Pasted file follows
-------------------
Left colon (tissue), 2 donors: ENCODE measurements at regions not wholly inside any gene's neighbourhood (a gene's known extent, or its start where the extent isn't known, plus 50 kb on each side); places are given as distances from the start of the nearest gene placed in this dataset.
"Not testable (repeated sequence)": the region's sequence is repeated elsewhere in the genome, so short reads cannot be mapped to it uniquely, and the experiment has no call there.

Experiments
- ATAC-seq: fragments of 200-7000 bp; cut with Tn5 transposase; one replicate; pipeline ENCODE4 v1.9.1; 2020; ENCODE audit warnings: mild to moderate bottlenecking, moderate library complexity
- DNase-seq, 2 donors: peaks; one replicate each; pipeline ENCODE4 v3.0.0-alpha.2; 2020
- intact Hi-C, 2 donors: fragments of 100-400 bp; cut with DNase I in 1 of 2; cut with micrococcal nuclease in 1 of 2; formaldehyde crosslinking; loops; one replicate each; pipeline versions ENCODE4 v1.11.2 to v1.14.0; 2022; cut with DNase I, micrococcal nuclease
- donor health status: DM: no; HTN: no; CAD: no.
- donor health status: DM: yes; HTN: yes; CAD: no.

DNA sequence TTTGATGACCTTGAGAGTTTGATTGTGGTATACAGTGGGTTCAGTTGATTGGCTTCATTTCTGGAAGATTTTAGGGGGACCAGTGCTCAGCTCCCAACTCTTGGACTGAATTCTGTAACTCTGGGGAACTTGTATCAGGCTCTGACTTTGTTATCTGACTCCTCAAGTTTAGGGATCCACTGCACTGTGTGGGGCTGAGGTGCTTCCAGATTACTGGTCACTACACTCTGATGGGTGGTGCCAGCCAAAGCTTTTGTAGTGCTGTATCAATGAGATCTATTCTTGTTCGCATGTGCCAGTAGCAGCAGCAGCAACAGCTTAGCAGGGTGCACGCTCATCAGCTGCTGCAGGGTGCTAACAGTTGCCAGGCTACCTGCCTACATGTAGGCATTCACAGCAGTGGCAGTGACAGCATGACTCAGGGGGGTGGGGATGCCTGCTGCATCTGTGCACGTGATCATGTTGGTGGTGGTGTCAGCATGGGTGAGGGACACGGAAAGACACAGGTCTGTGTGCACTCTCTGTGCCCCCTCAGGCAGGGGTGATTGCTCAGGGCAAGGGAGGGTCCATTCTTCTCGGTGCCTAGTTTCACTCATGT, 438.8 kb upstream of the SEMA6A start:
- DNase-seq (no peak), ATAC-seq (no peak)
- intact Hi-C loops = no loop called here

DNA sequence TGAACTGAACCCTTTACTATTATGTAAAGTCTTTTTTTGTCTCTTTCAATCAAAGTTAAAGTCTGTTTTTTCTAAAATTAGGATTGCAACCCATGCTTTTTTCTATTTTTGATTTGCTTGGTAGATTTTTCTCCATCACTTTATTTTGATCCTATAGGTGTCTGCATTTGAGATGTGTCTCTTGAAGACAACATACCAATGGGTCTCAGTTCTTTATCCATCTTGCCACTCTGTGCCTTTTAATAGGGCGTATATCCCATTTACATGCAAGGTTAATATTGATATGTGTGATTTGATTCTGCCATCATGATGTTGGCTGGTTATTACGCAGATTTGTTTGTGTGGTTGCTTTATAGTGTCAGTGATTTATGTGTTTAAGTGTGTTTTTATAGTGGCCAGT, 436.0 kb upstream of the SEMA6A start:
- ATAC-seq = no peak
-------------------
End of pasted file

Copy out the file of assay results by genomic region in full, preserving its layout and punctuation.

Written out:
Left colon (tissue), 2 donors: ENCODE measurements at regions not wholly inside any gene's neighbourhood (a gene's known extent, or its start where the extent isn't known, plus 50 kb on each side); places are given as distances from the start of the nearest gene placed in this dataset.
"Not testable (repeated sequence)": the region's sequence is repeated elsewhere in the genome, so short reads cannot be mapped to it uniquely, and the experiment has no call there.

Experiments
- ATAC-seq: fragments of 200-7000 bp; cut with Tn5 transposase; one replicate; pipeline ENCODE4 v1.9.1; 2020; ENCODE audit warnings: mild to moderate bottlenecking, moderate library complexity
- DNase-seq, 2 donors: peaks; one replicate each; pipeline ENCODE4 v3.0.0-alpha.2; 2020
- intact Hi-C, 2 donors: fragments of 100-400 bp; cut with DNase I in 1 of 2; cut with micrococcal nuclease in 1 of 2; formaldehyde crosslinking; loops; one replicate each; pipeline versions ENCODE4 v1.11.2 to v1.14.0; 2022; cut with DNase I, micrococcal nuclease
- donor health status: DM: no; HTN: no; CAD: no.
- donor health status: DM: yes; HTN: yes; CAD: no.

DNA sequence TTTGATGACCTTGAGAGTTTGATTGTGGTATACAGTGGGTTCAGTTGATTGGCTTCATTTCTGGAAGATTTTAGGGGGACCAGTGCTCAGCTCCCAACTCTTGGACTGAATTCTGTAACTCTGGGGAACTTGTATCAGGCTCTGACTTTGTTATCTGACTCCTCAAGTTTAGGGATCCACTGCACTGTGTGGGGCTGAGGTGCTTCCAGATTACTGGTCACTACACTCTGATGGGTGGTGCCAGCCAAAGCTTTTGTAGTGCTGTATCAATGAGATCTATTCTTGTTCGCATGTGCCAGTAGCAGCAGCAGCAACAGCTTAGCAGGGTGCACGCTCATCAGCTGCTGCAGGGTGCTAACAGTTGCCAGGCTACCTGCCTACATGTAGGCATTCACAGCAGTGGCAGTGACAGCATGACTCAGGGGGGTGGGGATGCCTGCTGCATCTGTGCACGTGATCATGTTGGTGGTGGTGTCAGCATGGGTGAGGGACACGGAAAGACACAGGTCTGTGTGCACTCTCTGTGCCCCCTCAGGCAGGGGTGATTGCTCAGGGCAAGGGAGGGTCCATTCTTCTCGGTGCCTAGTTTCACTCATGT, 438.8 kb upstream of the SEMA6A start:
- DNase-seq (no peak), ATAC-seq (no peak)
- intact Hi-C loops = no loop called here

DNA sequence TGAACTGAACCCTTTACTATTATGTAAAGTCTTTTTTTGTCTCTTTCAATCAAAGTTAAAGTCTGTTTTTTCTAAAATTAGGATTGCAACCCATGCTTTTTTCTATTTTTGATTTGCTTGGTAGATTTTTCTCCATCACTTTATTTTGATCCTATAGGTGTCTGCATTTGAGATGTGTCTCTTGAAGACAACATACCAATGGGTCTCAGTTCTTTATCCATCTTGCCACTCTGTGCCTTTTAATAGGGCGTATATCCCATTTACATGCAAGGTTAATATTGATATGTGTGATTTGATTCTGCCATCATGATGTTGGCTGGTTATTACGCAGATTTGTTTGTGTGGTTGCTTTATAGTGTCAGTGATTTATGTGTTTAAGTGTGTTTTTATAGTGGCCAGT, 436.0 kb upstream of the SEMA6A start:
- ATAC-seq = no peak